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Debugging a Node.js app running in Docker using Nodemon and the Docker extension

September 11, 2020

Docker is a very popular tool used by many developers today. If you have Docker on your machine, you do not need to have Node.js installed to build Node.js apps. Running a Node.js app in Docker can be done easily.

In this article we will look at how we can debug a Node.js app running in a Docker container.


Docker is used to build, run, and deploy apps in containers. This way, all libraries, and dependencies can be packaged and deployed as a single package.

As we mentioned above, you don’t need to install Node.js to run or build a Node.js app. You just need Docker.

If you have ever worked on a project in a team, you’re probably familiar with the “It works on my machine” problem. Docker took care of that too.

If you are new to Docker, I recommend you go through the following articles. They will give you better understanding on Docker.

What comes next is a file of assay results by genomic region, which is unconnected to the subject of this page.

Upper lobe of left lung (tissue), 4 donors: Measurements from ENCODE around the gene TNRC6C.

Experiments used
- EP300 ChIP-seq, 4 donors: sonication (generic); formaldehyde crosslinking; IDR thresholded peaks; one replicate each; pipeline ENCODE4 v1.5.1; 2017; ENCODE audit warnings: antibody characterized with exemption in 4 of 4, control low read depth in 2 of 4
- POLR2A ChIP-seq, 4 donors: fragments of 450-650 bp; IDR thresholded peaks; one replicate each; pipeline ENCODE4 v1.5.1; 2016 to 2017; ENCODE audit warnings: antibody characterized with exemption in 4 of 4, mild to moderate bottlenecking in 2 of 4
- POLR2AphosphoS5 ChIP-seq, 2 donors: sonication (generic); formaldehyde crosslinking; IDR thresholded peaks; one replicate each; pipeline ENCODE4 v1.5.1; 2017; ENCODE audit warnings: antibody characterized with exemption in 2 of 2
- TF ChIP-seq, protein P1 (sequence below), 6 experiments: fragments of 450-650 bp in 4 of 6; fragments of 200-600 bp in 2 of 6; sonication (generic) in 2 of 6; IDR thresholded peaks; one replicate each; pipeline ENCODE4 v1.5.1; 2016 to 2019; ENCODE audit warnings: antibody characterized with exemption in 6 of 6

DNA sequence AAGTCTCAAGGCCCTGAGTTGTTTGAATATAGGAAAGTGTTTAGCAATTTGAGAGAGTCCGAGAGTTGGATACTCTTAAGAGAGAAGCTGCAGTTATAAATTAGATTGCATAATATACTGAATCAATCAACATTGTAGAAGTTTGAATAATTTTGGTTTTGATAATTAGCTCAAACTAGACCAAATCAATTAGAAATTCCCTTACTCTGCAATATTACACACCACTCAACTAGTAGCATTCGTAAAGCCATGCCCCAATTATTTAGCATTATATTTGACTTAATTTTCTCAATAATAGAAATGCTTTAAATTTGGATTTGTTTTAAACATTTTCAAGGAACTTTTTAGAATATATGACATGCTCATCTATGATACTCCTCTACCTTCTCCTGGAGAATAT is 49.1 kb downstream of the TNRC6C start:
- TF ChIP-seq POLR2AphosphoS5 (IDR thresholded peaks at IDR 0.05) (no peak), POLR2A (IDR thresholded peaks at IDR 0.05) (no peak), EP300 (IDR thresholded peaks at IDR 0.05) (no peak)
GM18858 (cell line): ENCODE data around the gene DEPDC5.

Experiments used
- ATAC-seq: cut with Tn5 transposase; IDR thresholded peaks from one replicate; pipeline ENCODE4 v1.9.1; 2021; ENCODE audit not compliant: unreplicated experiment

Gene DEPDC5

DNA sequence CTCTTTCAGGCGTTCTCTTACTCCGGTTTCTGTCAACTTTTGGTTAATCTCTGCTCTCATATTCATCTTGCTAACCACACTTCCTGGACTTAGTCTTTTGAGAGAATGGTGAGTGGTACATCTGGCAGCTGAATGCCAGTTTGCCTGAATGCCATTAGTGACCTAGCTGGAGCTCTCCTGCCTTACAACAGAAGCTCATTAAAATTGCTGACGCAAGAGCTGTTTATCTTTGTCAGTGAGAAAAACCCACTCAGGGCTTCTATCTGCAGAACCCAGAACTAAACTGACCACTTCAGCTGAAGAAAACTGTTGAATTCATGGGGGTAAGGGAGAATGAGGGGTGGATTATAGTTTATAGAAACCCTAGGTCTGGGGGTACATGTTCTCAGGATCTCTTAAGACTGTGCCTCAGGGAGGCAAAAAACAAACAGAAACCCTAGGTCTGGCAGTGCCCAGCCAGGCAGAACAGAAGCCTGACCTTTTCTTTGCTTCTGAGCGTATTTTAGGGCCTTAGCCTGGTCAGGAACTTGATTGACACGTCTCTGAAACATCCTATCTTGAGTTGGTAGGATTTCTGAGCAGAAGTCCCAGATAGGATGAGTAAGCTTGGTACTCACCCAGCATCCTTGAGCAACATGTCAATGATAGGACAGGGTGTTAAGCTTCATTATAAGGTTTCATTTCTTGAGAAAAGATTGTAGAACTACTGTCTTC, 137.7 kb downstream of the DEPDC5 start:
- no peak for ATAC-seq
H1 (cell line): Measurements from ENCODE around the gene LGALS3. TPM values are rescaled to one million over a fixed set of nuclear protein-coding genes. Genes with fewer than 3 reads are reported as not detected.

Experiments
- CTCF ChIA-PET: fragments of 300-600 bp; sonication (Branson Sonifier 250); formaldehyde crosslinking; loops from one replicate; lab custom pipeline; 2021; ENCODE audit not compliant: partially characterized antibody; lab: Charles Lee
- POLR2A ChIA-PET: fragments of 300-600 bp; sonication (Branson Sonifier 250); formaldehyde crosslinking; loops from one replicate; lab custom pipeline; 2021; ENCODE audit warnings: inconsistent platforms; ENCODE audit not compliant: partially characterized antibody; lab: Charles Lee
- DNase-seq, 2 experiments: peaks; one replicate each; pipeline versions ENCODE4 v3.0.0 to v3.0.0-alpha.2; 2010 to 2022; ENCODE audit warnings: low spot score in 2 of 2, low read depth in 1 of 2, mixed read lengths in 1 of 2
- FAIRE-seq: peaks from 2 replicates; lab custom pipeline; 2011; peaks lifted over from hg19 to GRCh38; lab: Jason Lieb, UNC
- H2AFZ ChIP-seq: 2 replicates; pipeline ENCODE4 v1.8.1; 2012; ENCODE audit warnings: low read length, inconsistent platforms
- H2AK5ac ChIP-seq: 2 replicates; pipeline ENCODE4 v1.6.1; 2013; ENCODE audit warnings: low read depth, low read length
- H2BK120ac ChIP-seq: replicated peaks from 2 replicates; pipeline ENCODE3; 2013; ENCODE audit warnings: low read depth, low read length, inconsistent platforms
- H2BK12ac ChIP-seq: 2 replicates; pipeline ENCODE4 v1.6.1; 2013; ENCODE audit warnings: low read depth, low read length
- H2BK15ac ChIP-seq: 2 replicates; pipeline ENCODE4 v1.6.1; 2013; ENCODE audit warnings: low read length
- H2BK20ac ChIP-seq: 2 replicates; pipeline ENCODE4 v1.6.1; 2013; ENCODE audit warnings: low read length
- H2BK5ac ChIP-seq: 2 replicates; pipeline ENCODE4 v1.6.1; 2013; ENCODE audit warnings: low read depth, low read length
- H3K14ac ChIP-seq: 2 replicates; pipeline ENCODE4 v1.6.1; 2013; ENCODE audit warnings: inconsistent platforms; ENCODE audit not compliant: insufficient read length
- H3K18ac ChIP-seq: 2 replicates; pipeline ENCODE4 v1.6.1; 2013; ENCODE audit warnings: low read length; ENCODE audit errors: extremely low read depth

1. [A Brief History of Container Technology/engineering-education/history-of-container-technology/)
  2. Understanding Docker Concepts
  3. Getting Started with Docker
  4. Building a Node.js Application Using Docker


To follow along with this tutorial, you will need the following:

By the end of this tutorial, you will be able to debug your Node.js app using VS Code and Chrome DevTools.

Step 1 – Update your Dockerfile configuration

If you have been running your Node.js apps in a Docker container, your Dockerfile probably looks something like this:

FROM node:14
WORKDIR /usr/src/app
COPY package*.json ./
RUN npm install
COPY . .
CMD [ "node", "index.js" ]

To be able to debug a Node.js app running in a Docker container, you need to update your run command.